Many people consider Roger Deakins, whose credits include No Country for Old Men, Sicario, The Shawshank Redemption, Skyfall, Sid and Nancy, and The Assassination of Jesse James by the Coward Robert Ford, one of the greatest living cinematographers. But until tonight, he was better known to people not accustomed to sitting through the movie credits for being one of the Academy Awards’ most frequent losers. Deakins was nominated for Best Cinematography 13 times between 1995 and 2017, including twice in 2008 alone, yet he’d never actually won. Luckily, the 14th time was the charm: Deakins finally took home his first Oscar tonight, for Blade Runner 2049.
Deakins’ charming acceptance speech also demonstrated the self-effacing quality that has made him one of Hollywood’s most revered but least-awarded directors of photography. He’s so skilled at serving the needs of each individual film that he never makes you stop and admire an individual shot when you’re meant to be watching a movie. (He’s been a lifesaver for Joel and Ethan Coen, for whom he’s shot nearly every movie since the mid-1990s, taking the edge off their penchant for self-conscious stylization.) His three-film collaboration with Denis Villeneuve, with Prisoners, Sicario, and Blade Runner 2049, has pushed Deakins into slightly more flamboyant territory, and with the latter’s $150 million-plus, he was able to paint on a truly grand canvas, making his own mark even when following up one of the most visually influential movies of all time.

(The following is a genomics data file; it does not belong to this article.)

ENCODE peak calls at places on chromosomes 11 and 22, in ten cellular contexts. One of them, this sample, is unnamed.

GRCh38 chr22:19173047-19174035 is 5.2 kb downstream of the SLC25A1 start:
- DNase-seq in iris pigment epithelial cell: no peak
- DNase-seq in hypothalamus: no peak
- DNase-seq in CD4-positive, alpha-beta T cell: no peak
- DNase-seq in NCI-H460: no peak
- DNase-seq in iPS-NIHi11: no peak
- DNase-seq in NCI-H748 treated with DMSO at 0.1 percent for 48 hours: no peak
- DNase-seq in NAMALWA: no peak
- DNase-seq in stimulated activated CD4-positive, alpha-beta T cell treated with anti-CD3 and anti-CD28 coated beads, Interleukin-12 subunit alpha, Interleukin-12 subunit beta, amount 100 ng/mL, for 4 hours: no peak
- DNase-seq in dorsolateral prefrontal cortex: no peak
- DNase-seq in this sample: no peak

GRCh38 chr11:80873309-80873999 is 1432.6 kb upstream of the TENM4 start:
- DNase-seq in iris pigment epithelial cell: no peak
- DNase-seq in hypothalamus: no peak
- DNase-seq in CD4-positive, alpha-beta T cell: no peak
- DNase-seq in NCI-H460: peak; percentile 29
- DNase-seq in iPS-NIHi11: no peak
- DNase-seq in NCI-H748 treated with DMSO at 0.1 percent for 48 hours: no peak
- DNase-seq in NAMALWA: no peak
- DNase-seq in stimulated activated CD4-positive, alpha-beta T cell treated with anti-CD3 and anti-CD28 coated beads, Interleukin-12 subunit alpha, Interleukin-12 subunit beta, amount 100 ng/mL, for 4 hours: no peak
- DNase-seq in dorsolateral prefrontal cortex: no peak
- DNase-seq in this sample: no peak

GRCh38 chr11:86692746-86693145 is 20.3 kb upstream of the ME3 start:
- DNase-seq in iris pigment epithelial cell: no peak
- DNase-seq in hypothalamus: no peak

Last year, the Academy broke its longest-ever drought when it gave 21-time nominee Kevin O’Connell his first Oscar for sound mixing, so perhaps it’s yet one more way the voters’ longtime habits are finally shifting. Just hold on, 17-time sound mixing nominee Greg P. Russell. Your day will come.